But this talk was not a lecture and Tom fielded a lot of questions one topic that seemed to touched on in many different questions was who is his target audience for PrEP and general sexual health information and HIV texting? Tom informed us that his main audience for PrEP are MSM (Men who have Sex with Men), migrant men and migrant women. But, he also made it very clear that it is not just as simple as getting on PrEP and that being the end of your worries. As a person who takes PrEP I know that with the medication comes the required need to have access to adequate health care. Every three months I have to have blood work done to check my liver levels as one of the known side effects of PrEP is potential liver damage which is heightened for me as a trans girl since I am on estrogen and testosterone blockers. So I found it very refreshing to hear him say that AIDeS goes past just the lets get folx on PrEP message that some other organizations may present and furthers the conversation of the need for adequate health care for everyone. My fellow cohort members were also very interested the different ways that AMAB (assigned male at birth) folx can take PrEP the continuous or daily schedule in which most people currently take PrEP or it can be taken On demand  ( according a physician’s indication). The on demand use of the medication consist of taking of a three day dosage. 2 PrEP at least 2 hours before your first sexual encounter. The second dose is one pill is 24 hours +/- 2 hours after the first does. The third dose is one pill 24 hour +/- 2 hours after the second dose. It was really helpful to learn this information and to be able to take it back to communities where people aren’t in positions to be able to afford PrEP every month or are not that sexually active but still want to be protected.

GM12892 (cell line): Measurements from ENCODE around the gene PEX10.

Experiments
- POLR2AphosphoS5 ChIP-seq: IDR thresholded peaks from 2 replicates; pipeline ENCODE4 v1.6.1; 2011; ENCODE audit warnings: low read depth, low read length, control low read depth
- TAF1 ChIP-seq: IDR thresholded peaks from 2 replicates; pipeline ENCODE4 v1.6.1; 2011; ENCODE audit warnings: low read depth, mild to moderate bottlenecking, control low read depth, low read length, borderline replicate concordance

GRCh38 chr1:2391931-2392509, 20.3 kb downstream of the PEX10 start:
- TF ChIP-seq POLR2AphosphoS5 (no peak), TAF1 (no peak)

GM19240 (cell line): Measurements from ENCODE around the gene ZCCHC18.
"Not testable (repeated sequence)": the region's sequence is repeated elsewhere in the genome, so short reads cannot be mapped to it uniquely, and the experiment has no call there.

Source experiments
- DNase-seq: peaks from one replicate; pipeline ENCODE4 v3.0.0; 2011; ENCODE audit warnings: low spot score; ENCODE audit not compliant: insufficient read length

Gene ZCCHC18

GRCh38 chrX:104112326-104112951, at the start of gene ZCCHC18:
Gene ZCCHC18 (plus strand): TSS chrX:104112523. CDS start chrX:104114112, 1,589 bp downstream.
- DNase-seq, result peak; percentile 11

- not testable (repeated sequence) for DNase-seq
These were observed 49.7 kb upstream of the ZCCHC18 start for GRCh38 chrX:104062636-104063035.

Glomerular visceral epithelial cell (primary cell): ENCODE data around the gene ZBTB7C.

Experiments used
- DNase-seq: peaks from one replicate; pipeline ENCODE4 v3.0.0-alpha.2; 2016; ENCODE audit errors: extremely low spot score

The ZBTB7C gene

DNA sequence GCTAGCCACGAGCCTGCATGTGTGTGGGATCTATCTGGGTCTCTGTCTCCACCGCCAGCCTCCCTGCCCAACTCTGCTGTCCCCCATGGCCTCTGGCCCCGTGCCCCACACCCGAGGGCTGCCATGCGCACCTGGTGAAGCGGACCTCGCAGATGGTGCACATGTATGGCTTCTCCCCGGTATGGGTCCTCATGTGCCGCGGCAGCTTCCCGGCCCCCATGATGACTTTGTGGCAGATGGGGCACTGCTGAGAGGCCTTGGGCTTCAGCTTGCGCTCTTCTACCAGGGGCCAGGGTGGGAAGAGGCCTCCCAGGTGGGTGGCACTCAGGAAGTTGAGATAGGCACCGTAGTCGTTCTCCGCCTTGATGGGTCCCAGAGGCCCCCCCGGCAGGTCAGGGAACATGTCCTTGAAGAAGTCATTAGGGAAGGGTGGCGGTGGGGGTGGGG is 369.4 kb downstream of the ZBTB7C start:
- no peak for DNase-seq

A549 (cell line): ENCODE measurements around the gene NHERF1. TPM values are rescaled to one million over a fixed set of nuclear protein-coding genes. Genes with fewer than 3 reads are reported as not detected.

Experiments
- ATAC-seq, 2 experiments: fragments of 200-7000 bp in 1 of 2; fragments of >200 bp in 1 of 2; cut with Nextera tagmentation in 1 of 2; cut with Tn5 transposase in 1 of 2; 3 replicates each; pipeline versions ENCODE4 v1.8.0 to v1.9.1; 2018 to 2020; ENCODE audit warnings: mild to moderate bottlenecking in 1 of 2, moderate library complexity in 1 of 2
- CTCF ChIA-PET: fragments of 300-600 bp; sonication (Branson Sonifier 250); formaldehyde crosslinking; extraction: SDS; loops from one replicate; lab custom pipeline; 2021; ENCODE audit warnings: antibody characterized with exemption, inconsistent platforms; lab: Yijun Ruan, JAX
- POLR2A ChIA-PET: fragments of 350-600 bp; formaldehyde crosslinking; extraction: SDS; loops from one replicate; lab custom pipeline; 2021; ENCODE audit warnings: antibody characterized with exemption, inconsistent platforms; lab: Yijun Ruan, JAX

Tom was great and I think some members of my cohort will benefit greatly from having met him today. Who knows I could have been sitting in the room with the person who invents the cure for AIDS it could even be you


Chercher by Myracle Newsome 

“I am not the same having seen the moon shine on the other side of the world.” -Mary Anne Radmacher

Please don’t think that I had that quote in my repertoire. It was on the top of the journal page that I began handwriting this piece due to some technical difficulties. The journal is also used — albeit seldomly– to jot down overwhelming, unsolicited emotions and experiences that I’ve had while on this study abroad. I say seldomly, because most of my time recently has been spent basking in the awe-inspiring beauty and uniqueness in these new places and spaces. Before we get down to the nitty-gritty, however, I would like to inform you of how I will write this piece going forward. A first-person narrative, while effective in sharing my own personal endeavors, neither fits my writing style, nor does it directly include my audience as a part of the story. So you’re going to have to trust me on this; follow my lead and come on this adventure with me, s’il vous plait? Parfait.